ATD Blog

Coaching Virtually: Not Just for These Uncertain Times

Monday, May 18, 2020

Lately I’ve been invited to attend several webcasts for coaches offering to help us transition from in-person to remote coaching during the COVID-19 crisis. I’d been a fan of virtual coaching for years before this pandemic befell us—and not just virtual coaching that looks a lot like face-to-face coaching (for instance, on a video conferencing platform), but asynchronous virtual coaching as well.

I didn’t start out feeling that way. Many of the fellow coaches in my certification program and I used to think that coaching face-to-face was far preferable to remote coaching. After all, we thought, how could we connect with another individual on a deeper level from afar? How could we clue in to the dynamics that are present when we are physically there with someone when we are not in the same space as them?

Our instructors told us that coaching remotely (in those days, it was primarily by phone) could be even more effective than in-person coaching because when you couldn’t see the coachee, you could hear them better. Over the phone, you might listen more deeply and catch the hesitation in their response or that deep sigh. Additionally, they posited, coachees may feel freer to share some things they wouldn’t feel as comfortable sharing in-person. Studies backed up my instructors’ claims, including one from 2011 by Berry et al. that showed that coaching long-distance is just as effective as face-to-face.

In recent years, when much of my coaching has been conducted remotely both “live” and asynchronously, I’ve noticed a few additional benefits: Synchronous technological tools allow the coach and coachee to connect from wherever they are in the world. Asynchronous opportunities allow coachees to access coaching on their own schedule, in doses that are large or small, depending on what the coachee needs in the moment, and, most importantly, give the coachee an opportunity to think through what they want to say before they submit any response. I’ve found that this has given my coachees chances to reflect more deeply and to more clearly articulate what is happening for them. Additionally, remote coaching can eliminate unconscious facial cues or gestures of your own that you that show whether you like or dislike what your coachee is telling you.


The fundamentals of coaching are the same whether you are doing it in person or using technology. You will still want to embrace basic principles of how people make positive behavior changes; you still want to create a trusting, collaborative relationship; and you still want to agree on how you will work together—when, where, how often, and for how long. And you may wish to consider these additional aspects of remote coaching:

  • Be Flexible About Which Remote Coaching Technology to Use: Base your decision about whether to coach via email, phone, or video considering what works best given the situation or the content, not based on your own preferences or what’s easiest for you. For example, if I’m coaching someone on how to secure a promotion, I might coach primarily by email and also do a session via Zoom to conduct a mock interview. Email is great for posing questions to ponder or activities to try but doesn’t work for in-the-moment feedback. You also need to be flexible to migrate to a different platform when you or your coachee has a poor Internet connection or are on the road without your familiar technology.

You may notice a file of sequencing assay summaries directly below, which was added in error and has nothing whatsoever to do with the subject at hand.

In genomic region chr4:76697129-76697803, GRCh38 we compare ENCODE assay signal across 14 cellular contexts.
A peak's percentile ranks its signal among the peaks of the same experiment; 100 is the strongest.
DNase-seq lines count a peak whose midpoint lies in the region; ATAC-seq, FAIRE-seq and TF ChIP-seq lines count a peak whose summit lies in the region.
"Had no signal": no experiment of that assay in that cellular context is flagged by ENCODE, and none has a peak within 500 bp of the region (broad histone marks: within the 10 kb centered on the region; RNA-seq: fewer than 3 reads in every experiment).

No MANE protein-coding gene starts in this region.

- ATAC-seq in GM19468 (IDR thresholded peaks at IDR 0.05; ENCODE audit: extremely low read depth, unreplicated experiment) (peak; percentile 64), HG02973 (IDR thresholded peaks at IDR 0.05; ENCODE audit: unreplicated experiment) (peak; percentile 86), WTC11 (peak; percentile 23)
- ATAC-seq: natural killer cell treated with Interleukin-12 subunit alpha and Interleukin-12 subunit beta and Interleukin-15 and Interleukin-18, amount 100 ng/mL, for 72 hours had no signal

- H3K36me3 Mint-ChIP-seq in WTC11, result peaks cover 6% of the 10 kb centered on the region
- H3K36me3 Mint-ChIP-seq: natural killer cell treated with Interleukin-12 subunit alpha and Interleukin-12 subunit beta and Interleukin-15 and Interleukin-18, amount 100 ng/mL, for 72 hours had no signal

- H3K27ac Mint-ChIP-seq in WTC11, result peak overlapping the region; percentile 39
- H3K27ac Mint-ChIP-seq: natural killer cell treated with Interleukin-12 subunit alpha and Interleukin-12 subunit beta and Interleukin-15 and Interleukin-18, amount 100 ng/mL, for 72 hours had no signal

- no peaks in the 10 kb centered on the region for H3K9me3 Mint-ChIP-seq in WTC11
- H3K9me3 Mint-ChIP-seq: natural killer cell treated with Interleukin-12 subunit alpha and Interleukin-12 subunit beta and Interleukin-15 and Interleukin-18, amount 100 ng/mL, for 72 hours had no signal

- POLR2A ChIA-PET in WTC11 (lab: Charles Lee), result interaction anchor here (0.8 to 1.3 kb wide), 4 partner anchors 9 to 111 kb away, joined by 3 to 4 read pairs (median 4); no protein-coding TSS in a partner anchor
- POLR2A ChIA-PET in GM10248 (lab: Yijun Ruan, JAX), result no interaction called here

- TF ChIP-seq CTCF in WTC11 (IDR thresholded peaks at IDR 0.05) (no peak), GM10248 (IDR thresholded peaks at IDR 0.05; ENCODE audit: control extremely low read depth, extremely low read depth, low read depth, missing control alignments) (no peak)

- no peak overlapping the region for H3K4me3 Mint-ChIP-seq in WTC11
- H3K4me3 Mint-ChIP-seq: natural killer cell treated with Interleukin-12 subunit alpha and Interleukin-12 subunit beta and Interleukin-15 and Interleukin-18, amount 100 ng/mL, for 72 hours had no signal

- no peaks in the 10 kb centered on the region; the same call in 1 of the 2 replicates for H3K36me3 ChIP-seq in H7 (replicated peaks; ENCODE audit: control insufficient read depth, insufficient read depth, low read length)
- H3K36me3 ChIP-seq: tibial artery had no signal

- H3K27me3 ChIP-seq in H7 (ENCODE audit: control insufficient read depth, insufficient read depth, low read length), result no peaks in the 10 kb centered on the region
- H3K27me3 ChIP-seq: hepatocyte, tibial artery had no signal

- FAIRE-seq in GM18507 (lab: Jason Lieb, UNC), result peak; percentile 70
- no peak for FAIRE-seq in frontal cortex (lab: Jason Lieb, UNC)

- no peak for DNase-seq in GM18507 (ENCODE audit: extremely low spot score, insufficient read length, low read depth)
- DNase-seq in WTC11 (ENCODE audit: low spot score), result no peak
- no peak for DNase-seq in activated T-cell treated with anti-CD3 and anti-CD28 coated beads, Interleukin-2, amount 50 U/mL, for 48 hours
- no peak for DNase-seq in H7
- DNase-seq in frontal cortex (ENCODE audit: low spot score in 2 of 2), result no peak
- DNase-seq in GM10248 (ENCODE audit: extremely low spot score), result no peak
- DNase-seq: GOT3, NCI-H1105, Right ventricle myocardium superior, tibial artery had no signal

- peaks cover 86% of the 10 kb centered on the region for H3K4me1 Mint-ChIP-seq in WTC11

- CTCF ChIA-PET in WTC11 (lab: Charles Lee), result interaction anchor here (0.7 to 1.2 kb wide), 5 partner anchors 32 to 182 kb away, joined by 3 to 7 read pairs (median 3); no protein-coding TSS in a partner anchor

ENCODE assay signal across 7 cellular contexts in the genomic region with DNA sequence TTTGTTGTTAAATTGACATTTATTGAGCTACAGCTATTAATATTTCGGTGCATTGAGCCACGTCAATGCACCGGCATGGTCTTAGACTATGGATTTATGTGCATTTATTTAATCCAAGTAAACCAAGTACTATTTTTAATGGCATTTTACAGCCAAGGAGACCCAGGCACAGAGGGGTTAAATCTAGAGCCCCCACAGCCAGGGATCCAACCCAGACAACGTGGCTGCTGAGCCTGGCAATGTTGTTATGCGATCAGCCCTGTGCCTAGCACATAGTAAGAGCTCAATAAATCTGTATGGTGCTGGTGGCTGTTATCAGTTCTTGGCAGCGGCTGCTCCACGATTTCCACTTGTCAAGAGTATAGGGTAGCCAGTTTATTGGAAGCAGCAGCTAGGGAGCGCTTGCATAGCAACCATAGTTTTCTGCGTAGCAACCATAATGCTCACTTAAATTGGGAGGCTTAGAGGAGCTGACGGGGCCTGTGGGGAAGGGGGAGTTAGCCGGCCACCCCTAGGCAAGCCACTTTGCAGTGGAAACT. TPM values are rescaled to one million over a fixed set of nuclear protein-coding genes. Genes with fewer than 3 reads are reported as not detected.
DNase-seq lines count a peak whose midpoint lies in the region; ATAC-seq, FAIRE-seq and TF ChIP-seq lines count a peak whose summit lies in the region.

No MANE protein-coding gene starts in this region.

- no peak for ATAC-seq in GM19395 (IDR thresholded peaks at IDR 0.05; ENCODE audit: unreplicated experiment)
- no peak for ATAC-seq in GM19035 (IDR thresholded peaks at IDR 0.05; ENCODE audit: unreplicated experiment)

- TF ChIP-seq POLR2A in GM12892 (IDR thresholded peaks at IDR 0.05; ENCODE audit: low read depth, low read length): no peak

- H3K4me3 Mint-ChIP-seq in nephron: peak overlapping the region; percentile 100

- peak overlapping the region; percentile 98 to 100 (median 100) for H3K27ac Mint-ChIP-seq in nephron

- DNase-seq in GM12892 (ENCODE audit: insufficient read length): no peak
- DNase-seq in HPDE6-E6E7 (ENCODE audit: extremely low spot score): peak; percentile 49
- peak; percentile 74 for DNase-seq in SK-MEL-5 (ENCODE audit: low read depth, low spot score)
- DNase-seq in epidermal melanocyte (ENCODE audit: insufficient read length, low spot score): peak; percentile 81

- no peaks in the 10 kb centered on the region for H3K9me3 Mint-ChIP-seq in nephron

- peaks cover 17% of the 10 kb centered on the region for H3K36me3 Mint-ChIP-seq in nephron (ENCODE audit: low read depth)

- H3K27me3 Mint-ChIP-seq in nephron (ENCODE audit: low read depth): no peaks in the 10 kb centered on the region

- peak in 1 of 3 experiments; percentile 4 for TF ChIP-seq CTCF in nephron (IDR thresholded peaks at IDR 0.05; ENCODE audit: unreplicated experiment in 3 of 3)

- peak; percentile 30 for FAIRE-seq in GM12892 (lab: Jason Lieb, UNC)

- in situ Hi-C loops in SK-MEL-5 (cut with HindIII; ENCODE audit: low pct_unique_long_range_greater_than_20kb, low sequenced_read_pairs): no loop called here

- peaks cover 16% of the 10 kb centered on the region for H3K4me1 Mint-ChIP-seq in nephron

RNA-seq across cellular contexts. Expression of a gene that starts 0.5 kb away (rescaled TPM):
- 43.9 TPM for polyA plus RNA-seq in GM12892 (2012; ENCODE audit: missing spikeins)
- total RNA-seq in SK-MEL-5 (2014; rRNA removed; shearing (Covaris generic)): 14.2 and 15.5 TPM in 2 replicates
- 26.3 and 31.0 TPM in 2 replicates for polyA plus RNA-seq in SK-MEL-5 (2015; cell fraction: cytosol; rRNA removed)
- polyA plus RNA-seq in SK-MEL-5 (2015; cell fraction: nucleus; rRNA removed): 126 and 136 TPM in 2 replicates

• Agree That Neither of You Will Multitask: The distractions technology offers are plentiful. When you are establishing agreements for working together remotely, include that you both will shut off distractions—like incoming texts and emails or multiple open windows on the computer—and focus on the conversation. If watching yourself on camera is a distraction for you, hide that view.
  • Consider Your Surroundings: Just as you would find a private and quiet spot for in-person coaching, do the same for synchronous remote coaching. Make sure that you can’t be overheard to maintain confidentiality and that there is no background noise. If you do anticipate a possible interruption—from a doorbell, pet, or person—explain that at the start of your session and deal with it quickly and professionally if it does occur. With video coaching, also check the lighting (Is there a shadow across your face?) and audio.
  • Narrate What Is Happening: If something the coachee has said makes you smile, say so. If you are taking notes and not able to speak for a moment, make sure they know why you are looking down and not making eye contact. Some things that they would be able to see were you together will require explicit explanation when you are apart.
  • Allow Additional Time to Build Trust: If you haven’t worked together before, you may need to allow for more time to build trust and define the relationship before you will be able to discuss complex or sensitive issues remotely.

Many of us have turned to remote coaching given the current situation. Maybe remote coaching is one of the positive things from this time that we’ll wish to carry forward when things are back to normal.

About the Author

Sophie Oberstein has been a learning and organization development professional for more than 25 years at public and private organizations, including Weight Watchers (now WW), Columbia University Medical Center, Redwood City, and Citibank. Oberstein is an adjunct professor for New York University’s learning design certificate program. Her latest book, Troubleshooting for Trainers (ATD Press), describes 45 challenges in instructional design and how to overcome them.

You can reach her on LinkedIn at or via her website at

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